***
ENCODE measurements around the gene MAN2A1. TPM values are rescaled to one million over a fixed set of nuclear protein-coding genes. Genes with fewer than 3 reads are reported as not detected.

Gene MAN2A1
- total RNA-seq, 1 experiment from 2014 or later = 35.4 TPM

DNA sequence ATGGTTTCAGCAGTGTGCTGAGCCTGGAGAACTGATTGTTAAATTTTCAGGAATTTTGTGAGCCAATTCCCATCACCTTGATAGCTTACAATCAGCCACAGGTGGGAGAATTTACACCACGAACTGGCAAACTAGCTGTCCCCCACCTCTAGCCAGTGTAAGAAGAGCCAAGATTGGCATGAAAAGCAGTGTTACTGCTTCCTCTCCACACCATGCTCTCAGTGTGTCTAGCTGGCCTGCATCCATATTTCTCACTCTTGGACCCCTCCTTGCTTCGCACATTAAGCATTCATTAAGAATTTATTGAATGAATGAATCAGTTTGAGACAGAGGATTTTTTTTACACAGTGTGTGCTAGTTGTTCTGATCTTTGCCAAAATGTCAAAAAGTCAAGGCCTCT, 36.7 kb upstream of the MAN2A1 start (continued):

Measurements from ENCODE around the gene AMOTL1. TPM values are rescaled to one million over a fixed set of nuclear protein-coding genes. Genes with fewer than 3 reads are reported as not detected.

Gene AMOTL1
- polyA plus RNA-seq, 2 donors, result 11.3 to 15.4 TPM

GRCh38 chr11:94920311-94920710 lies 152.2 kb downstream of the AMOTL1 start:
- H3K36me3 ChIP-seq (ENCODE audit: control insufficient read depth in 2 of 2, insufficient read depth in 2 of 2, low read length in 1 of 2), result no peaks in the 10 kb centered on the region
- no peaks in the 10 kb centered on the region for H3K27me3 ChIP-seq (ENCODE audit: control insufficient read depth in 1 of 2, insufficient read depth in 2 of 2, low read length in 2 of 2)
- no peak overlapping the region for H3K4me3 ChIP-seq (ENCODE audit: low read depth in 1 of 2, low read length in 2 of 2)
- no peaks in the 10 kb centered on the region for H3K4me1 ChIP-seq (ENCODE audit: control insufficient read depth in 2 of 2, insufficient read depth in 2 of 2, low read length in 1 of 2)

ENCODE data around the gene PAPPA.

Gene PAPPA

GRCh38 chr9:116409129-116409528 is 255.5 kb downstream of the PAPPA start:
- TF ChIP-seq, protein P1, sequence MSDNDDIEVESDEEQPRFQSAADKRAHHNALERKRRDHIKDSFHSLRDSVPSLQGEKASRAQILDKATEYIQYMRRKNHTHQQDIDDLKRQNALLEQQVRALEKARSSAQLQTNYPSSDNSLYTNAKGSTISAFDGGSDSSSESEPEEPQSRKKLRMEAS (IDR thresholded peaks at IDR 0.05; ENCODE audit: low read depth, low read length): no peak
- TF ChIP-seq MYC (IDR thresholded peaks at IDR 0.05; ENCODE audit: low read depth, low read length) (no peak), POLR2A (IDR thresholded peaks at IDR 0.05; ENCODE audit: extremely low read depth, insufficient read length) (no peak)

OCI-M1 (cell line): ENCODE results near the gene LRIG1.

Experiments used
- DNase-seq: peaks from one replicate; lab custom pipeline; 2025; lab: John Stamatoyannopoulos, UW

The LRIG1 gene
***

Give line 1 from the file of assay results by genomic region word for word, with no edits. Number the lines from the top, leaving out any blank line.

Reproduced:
ENCODE measurements around the gene MAN2A1. TPM values are rescaled to one million over a fixed set of nuclear protein-coding genes. Genes with fewer than 3 reads are reported as not detected.